Look at your life, Mando. Look at your choices! Here’s our review of The Mandalorian season 1, episode 6.
Regrettable friendships are a part of life, even in the galaxy far, far away. Most of us are lucky, and those old, bad relationships fade into the past as we mature, never troubling our more enlightened present.
The Mandalorian, as established, is not especially lucky. In The Mandalorian season 1, episode 6, “The Prisoner,” Mando’s seamy past returns in the form of a few very unpleasant old friends, who are decidedly scummier and more villainous than anything we saw last week in Mos Eisley.
‘The Mandalorian’ season 1, episode 6 review: The Prisoner
Like the previous two episodes, “The Prisoner” is effective insofar as it strongly establishes the mood and atmosphere of another genre into the Star Wars universe. This time, director Rick Famuyiwa diverges from the established aesthetic of Samurai/Western films to explore a blended ethos of prison-break-heist and horror film.
In mood and aesthetic, The Mandalorian season 1, episode 6 is a triumph. If the bleached dunes of Tatooine spoke of a bleak realism last week, everything in “The Prisoner” is heightened to the point of being overpowering. From the grim hatching of the heist to the newly claustrophobic confines of the Razorcrest, the episode embraces the seedy side of Star Wars so closely that you almost want to pull away. The Mandalorian’s old friends don’t just reek of bad intentions; they are so vividly rank that you can almost smell them off the screen.
In contrast, the sterile halls of the New Republic prison ship gleam with an almost Imperial ominousness, a threat realized when the tables turn on the Mandalorian. By the time he floods the halls in strobing red light, guiding his quarry through the ship like mice in a maze, we’ve left all grounding behind; the mood is the mission here.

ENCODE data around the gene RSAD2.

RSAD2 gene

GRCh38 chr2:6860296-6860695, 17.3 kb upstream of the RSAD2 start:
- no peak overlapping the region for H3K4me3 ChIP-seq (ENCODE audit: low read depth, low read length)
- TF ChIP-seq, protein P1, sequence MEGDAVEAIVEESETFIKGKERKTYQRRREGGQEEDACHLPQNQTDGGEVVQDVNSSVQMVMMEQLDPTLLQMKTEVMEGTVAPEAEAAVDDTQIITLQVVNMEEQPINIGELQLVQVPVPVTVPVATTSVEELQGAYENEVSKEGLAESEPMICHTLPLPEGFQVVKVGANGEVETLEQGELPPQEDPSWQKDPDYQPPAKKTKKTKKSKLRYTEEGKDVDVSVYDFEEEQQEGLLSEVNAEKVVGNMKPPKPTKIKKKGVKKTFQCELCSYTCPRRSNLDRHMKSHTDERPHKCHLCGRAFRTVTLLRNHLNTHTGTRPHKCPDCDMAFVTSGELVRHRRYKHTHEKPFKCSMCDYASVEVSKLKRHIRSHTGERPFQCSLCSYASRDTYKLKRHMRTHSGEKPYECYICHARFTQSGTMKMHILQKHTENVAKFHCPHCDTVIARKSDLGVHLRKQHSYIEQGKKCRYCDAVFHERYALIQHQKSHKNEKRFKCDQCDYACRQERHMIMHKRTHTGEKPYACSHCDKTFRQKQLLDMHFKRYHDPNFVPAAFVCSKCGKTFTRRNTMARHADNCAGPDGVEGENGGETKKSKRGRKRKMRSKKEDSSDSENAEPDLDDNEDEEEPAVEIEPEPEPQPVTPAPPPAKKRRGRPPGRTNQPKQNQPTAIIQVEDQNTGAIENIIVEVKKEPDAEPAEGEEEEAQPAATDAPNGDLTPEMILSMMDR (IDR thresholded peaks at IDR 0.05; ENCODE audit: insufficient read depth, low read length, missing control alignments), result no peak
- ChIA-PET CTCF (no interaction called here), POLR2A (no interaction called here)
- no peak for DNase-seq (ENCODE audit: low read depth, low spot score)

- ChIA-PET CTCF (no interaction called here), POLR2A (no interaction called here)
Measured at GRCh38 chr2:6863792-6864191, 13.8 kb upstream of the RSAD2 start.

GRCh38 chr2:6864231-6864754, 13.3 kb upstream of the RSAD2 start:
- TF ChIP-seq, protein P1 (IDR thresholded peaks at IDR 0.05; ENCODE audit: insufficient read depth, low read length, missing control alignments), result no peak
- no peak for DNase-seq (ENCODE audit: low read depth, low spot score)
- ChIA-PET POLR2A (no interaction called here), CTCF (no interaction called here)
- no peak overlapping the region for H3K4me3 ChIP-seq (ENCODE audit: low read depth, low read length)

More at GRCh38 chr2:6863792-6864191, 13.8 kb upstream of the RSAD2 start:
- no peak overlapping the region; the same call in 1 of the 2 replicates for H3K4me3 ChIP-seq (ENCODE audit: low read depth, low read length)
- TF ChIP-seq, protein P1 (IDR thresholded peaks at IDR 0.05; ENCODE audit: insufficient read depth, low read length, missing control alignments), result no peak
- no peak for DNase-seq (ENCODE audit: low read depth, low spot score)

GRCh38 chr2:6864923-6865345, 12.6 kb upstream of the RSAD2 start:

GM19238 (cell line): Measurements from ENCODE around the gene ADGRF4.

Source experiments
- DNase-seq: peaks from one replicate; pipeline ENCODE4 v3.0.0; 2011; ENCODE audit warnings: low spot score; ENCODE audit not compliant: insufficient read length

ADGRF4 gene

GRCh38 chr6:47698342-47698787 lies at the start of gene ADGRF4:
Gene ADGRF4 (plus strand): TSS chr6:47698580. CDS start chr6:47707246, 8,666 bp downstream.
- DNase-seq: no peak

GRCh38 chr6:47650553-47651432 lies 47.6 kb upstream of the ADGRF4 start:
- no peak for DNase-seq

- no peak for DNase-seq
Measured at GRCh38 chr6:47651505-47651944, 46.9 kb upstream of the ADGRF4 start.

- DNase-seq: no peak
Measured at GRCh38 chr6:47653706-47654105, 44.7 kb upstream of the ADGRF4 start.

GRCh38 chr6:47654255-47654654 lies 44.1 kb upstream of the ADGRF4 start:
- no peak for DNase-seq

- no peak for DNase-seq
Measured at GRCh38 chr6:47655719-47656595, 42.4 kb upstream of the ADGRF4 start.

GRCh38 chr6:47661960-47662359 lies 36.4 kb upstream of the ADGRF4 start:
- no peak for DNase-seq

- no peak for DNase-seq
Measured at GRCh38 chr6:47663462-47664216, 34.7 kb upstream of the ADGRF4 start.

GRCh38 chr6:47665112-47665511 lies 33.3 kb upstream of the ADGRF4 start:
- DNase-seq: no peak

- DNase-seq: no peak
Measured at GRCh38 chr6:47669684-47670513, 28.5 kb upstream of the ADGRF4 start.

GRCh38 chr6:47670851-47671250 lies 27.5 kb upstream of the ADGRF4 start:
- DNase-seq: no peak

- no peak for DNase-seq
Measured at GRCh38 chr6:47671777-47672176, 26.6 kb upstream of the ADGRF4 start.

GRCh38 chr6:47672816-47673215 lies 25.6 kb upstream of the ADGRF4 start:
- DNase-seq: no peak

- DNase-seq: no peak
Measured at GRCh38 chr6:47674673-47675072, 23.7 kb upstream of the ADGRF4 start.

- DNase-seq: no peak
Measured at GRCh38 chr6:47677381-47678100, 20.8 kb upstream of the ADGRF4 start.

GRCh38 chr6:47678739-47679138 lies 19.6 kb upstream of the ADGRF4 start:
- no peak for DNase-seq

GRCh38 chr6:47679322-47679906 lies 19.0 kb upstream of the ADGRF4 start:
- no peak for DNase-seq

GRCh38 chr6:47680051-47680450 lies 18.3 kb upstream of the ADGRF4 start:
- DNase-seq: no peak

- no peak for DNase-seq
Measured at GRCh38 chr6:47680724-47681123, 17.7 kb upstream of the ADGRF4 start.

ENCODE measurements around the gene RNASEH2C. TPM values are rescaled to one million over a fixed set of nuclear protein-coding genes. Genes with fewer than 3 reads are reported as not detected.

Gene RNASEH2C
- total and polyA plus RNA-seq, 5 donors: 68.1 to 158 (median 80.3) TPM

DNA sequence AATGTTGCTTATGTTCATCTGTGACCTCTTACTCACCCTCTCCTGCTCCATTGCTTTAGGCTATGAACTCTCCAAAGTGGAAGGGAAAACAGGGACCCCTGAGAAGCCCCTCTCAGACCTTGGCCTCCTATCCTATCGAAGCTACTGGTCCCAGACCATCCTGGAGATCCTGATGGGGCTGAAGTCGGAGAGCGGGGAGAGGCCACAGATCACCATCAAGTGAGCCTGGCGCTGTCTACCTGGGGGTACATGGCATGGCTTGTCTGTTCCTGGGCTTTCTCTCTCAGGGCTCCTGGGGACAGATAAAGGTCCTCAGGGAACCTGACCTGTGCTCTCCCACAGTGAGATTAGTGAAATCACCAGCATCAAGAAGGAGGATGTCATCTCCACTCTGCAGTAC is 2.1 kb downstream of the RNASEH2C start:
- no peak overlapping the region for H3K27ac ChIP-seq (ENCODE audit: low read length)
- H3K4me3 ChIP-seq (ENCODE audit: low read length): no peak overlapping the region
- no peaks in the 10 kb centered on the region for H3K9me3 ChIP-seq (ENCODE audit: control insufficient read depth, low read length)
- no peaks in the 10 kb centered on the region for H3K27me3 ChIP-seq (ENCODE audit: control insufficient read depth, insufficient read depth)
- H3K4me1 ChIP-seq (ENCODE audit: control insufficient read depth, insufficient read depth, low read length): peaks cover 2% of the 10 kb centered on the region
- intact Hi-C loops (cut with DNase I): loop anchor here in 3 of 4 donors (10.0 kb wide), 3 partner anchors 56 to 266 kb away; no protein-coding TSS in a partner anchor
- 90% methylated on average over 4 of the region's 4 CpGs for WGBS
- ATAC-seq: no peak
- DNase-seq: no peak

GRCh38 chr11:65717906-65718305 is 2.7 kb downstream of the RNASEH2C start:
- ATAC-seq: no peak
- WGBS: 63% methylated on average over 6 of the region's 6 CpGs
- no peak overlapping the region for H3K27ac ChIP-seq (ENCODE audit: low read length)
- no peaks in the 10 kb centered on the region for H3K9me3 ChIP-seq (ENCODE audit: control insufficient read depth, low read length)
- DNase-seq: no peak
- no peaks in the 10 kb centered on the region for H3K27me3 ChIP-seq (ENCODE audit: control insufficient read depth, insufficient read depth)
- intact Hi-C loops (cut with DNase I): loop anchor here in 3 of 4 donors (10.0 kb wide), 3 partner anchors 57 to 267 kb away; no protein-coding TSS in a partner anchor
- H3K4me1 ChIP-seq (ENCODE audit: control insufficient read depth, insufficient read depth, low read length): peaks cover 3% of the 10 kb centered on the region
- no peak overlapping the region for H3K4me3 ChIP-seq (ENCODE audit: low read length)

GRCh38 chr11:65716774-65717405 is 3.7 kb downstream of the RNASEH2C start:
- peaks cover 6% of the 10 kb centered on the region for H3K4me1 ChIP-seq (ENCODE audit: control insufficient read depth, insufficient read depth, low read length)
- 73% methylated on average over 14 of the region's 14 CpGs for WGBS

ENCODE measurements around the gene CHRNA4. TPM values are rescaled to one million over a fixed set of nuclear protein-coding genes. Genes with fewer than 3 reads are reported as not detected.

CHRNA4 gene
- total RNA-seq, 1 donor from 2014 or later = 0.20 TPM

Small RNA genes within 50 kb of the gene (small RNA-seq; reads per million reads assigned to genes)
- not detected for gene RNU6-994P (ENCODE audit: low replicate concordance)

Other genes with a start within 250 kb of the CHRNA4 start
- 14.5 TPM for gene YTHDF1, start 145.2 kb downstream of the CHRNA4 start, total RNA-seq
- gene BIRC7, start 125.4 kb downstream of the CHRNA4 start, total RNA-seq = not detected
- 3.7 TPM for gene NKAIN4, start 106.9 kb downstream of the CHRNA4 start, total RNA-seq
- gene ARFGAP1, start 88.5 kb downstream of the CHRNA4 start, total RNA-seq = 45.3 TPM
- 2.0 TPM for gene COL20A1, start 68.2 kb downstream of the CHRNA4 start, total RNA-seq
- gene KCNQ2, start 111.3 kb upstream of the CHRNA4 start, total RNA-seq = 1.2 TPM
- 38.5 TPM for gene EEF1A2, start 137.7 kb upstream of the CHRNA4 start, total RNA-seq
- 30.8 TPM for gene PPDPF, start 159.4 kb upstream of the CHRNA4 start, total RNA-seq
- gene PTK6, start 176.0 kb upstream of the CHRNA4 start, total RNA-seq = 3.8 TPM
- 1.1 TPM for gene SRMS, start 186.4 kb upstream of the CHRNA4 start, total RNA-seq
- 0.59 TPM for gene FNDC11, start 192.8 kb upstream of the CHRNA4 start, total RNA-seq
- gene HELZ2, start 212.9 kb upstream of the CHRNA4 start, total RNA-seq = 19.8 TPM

Perhaps it’s no accident that The Mandalorian season 1, episode 6 takes place entirely in space.
But while the episode’s exteriors are compellingly effective, “The Prisoner” once again ambles straight past the chance to further the broader plot. We’ve still yet to meet the ominous Moff Gideon, much less check in the mysterious Client, Dr. Pershing, or the Mandalorian covert. The is some momentary opportunity in the episode’s nadir, when Mando has been betrayed and the droid Zero realizes the value of the ship’s little green “pet.” Will this vile crew succeed in separating protector and child, where so many have failed?
No. They don’t. That threat is quickly, if entertainingly diffused, and ultimately leads nowhere. What we have left is the Mandalorian badassing his way out of another tight spot, and he and the child escaping unscathed from another strange adventure.
At least it’s fun to watch the baby lead Zero the Droid (with whom, apparently, the Mandalorian has few qualms in working with) around the ship and power up his cute little Force-o-meter again.
The Mandalorian season 1, episode 6 is moderately more successful on a character level; there is, at least, a real sense that Mando has had a very long and twisted personal journey since the early flashbacks of his traumatic childhood. Xi’an (who, along with her brother, is weirdly reminiscent of a Buffy vampire) implies that the Mandalorian used to be every bit as morally repellent as the rest of the distasteful crew.
How newborn Mando’s moral “code” actually is remains unclear, but at the very least, it does not seem like he was always a man who would have spared an innocent child from a den of bounty hunters. Still, Mando’s moral parameters are seemingly muddled in “The Prisoner.”
He willingly joins up with the ick squad, despite the implications of the mission and their behavior, but (movingly) goes to extreme measures to save the life of the poor Republic sod who activates the beacon. That’s a positive window into his moral state of mind, as the revelation that he spares the rest of the crew might be — except for the fact that he directs the beacon back to Ran’s hangar, long before he has reason to suspect he might be betrayed. It’s hardly an unjustified decision, but not one that anchors us in any reliable certainty about who this person actually is.
Look, there’s a certain amount of ambiguity that is effective and even warranted when crafting a character like the Mandalorian. But at a certain point (and episode 6 seems to me to be past that point) we need more than singular adventures dusted with crumbs of personal detail.
The Mandalorian is capable of matching its aesthetic excellence with honest, compelling, and revealing emotional storytelling. I hope it returns to that standard soon.
The Mandalorian season 1, episode 7 streams on Wednesday, Dec. 18 on Disney+.